Blue hydrogen is expected to pave the way for the future low-carbon energy solutions. Cost-effective, deeply decarbonized blue hydrogen production is available and proven today at the desired scale for both new plants and retrofits, and provides immediate solutions for carbon capture, handling and utilization. In projects converting grey to blue hydrogen plants, flue gas capture may be an attractive option for deep carbon capture and is expected to be more cost effective compared to traditional CCS applications where CO2 content in the flue gas is lower.
The paper will address the carbon intensity of various hydrogen production methods, from traditional grey hydrogen through blue hydrogen, at various capture rates, as well as the production of hydrogen in electrolysers.
11:00 - 11:15 BREAK & VIRTUAL NETWORKING
11:15 - 11:45
Green Ammonia Synthesis and its use as an Energy Vector
Dr Laura Torrente
University of Cambridge
When Fritz Haber and Carl Bosch developed an artificial nitrogen fixation process (the so-called Haber-Bosch process), they put ammonia in the centre of the first chemical global revolution, enabling the expansion of the population with its use as fertilisers and setting the current geo-political borders with its use in explosives. This webinar will present the technological, environmental and political challenges to enable a second ammonia revolution as portable long-term (days to months) energy storage vector versus the short-term storage (seconds to hours) offered by electrochemical storage (i.e. batteries).
Indeed, the future of a carbon-free society relies on the alignment of the intermittent production of renewable energy (solar, wind, tidal, geothermal) with our continuous and increasing energy demands. In this context, ammonia offers unique opportunities due its high hydrogen content, known handling and existing infrastructure. If/when realised, green ammonia can reshape the current energy landscape by directly replacing fossil fuels in transportation, heating, electricity, etc. In addition, new economic opportunities will arise as many countries will inevitably become net-energy importers/exporters with the outlook of a renewable energy market similar to the current one based on fossil fuels.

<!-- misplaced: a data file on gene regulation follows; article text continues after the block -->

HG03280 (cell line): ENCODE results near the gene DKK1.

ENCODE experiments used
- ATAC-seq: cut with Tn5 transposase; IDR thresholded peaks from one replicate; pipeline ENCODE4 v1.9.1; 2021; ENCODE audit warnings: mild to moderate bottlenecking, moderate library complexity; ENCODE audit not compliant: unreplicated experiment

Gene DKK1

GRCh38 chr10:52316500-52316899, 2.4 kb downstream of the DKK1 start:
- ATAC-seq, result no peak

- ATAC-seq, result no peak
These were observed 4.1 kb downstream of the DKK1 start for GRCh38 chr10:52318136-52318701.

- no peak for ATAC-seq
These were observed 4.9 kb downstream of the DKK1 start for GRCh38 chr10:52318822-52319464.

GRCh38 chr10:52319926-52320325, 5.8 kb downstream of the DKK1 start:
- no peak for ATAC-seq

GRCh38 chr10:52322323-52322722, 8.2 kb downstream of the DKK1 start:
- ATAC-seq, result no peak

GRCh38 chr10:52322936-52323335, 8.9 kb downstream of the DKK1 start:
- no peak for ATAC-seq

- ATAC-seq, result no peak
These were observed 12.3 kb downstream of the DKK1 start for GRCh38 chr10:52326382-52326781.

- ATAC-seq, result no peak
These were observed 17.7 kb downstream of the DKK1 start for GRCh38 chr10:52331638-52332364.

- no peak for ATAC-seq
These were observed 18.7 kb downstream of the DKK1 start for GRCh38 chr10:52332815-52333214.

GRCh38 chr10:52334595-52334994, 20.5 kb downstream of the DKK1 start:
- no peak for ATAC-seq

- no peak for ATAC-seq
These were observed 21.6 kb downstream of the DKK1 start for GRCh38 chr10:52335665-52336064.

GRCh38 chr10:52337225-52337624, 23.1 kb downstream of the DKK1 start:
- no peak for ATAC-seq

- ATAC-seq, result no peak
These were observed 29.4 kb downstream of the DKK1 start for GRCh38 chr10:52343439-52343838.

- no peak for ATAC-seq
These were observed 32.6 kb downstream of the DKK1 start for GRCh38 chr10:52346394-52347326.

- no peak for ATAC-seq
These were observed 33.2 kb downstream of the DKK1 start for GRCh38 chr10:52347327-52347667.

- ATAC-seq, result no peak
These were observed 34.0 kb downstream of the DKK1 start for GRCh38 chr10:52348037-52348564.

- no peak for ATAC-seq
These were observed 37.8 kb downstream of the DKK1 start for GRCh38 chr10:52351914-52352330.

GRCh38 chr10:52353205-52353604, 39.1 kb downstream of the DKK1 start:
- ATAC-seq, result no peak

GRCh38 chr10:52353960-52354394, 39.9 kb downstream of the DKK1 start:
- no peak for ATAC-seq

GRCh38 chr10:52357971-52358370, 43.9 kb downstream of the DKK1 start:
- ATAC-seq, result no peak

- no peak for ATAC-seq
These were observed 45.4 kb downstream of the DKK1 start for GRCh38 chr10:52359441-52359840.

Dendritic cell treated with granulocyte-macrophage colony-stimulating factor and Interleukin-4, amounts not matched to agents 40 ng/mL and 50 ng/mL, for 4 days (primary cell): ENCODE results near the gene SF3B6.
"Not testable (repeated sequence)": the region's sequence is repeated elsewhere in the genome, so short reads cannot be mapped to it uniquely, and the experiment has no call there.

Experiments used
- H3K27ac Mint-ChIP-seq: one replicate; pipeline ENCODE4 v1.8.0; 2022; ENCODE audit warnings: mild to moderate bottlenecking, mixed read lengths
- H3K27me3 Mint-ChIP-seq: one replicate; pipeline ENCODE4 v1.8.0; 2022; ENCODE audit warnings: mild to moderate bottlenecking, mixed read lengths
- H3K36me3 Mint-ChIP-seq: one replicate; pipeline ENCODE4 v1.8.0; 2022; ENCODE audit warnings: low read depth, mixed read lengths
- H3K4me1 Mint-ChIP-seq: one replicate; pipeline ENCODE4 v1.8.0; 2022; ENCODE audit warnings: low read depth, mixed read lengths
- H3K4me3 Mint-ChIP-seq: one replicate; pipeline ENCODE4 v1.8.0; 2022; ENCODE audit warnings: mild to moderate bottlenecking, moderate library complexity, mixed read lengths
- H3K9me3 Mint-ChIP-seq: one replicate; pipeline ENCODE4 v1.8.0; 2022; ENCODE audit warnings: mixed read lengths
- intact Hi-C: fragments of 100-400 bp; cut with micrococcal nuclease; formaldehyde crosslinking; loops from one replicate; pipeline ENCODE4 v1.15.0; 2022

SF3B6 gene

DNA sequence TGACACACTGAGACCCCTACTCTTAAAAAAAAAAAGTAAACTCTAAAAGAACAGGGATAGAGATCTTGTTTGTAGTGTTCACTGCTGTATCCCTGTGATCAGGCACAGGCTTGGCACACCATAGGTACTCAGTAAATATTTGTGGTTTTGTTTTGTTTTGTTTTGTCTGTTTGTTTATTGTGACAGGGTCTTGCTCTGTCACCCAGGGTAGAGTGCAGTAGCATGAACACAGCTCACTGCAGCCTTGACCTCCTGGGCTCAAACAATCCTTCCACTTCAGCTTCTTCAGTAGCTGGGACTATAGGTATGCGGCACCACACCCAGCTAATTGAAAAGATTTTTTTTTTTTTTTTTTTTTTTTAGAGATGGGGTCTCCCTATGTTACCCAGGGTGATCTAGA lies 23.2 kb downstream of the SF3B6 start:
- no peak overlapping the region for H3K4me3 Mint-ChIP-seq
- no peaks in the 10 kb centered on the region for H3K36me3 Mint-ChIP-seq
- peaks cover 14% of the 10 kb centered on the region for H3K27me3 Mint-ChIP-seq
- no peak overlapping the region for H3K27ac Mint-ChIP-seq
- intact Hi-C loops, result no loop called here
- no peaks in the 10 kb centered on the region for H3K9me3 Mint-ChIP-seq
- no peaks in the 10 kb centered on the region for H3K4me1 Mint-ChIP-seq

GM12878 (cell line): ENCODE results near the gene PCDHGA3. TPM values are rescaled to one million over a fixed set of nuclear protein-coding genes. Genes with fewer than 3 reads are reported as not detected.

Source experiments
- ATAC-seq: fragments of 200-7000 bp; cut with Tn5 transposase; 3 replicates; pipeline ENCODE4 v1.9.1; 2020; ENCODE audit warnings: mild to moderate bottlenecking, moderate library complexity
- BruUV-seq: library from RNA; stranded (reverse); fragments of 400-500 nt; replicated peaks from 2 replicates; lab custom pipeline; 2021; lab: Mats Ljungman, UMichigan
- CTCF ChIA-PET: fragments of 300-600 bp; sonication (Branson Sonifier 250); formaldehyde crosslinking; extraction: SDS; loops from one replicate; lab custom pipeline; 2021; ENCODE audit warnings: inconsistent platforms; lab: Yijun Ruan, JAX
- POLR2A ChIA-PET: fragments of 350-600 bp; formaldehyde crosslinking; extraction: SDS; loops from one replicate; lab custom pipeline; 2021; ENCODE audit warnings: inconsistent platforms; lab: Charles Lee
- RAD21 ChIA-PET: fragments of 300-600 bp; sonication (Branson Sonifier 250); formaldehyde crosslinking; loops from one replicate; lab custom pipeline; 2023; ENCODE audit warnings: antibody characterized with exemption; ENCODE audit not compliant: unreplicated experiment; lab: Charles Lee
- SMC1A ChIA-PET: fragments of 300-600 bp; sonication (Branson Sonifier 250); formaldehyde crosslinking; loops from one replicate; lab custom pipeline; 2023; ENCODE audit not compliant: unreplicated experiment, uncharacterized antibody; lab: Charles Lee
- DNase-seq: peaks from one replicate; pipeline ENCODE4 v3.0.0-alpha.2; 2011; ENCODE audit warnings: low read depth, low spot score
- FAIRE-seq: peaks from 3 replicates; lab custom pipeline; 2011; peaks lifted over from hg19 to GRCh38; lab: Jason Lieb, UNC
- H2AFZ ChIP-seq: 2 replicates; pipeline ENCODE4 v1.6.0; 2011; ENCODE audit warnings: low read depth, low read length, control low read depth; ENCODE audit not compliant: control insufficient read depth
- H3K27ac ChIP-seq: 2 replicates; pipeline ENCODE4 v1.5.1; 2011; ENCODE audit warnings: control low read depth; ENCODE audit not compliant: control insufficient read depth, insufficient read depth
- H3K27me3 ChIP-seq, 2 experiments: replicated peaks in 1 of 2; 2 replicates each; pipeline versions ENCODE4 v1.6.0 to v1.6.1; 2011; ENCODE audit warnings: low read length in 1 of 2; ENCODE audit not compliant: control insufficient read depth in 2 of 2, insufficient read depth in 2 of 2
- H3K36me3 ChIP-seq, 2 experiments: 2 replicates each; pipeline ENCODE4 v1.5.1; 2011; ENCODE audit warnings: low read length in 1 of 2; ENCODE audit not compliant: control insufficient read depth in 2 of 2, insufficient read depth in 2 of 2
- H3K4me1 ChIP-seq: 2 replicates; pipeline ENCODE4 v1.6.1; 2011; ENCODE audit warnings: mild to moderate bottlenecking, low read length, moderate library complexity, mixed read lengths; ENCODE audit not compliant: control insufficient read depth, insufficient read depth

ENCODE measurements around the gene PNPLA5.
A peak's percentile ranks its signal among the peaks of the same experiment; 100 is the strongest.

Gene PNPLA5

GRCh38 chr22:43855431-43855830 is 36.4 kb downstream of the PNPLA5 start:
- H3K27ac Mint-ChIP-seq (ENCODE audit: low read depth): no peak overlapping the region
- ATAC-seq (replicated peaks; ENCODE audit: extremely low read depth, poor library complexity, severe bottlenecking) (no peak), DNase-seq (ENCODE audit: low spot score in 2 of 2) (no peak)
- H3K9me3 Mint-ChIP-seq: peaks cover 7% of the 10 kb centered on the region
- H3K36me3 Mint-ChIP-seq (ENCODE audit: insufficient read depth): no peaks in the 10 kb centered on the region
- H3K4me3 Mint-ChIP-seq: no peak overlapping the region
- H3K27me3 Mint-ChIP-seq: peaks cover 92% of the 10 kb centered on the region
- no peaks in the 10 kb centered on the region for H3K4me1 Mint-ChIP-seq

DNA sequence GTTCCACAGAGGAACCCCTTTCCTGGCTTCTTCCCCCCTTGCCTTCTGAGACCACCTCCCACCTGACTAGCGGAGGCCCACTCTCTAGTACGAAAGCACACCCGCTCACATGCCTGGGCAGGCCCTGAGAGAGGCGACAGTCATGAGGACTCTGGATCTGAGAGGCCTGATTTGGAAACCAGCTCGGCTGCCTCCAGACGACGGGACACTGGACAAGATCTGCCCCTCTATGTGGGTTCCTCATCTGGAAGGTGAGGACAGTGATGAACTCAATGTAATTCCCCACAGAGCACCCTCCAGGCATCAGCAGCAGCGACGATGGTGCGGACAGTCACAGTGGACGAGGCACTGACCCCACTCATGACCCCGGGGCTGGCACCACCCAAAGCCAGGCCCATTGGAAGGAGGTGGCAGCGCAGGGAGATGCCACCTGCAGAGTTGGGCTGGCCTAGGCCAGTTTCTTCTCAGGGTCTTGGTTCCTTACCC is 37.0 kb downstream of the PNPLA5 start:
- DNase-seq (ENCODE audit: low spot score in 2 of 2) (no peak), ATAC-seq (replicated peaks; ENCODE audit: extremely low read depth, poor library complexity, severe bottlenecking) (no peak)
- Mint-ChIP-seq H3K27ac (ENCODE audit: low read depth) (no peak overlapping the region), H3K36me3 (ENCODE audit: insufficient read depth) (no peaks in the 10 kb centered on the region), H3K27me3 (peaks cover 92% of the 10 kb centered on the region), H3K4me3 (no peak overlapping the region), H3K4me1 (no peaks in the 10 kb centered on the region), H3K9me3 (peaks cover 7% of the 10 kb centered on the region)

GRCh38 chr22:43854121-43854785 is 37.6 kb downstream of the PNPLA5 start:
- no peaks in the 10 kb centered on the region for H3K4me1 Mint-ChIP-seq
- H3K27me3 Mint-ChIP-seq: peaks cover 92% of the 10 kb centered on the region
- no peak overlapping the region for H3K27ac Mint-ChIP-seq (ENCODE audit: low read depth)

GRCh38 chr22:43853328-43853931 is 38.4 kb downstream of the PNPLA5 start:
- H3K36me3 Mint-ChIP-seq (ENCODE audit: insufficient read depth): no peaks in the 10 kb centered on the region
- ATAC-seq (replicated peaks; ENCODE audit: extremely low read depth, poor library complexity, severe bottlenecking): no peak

11:45 - 12:15
Gulf Energy Information Global Data Trends
President & CEO
Gulf Energy Information
12:15 - 13:30 LUNCH & VIRTUAL NETWORKING
Session 2: Workshop
“Transition of the Gas Industry from Today to 20-25 years”
13:30 - 14:10
Workshop Introduction / Presentation – available for all attendees
Moderator: Adrienne Blume, Gulf Energy Information
Speaker: Xianfang Ren, Shell Global Solutions
14:10 – 16:30
Workshop Think Tanks – prebooked attendees only, 40 spaces
Day 2 - 26 May 2021
09:30 - 10:00
Northern Lights – developing the world’s first open-source CO2 transport and storage infrastructure
Jean-Francois CAM, Integration and Stakeholder Manager
Northern Lights is developing the world’s first open-source CO2 transport and storage infrastructure. We deliver carbon dioxide storage as a service. Our aim is to help industrial emitters manage emissions that cannot be avoided in other ways from reaching the atmosphere and to provide a safe and permanent storage option for CO2 that is removed from the air. We are part of a growing movement to actively manage the carbon cycle and get it back in balance. As we develop our business, we will share, listen and encourage innovation and technology development. Northern Lights is a first – and we want to make it easy for others to follow.
Session 1: Carbon Capture, Utilisation & Storage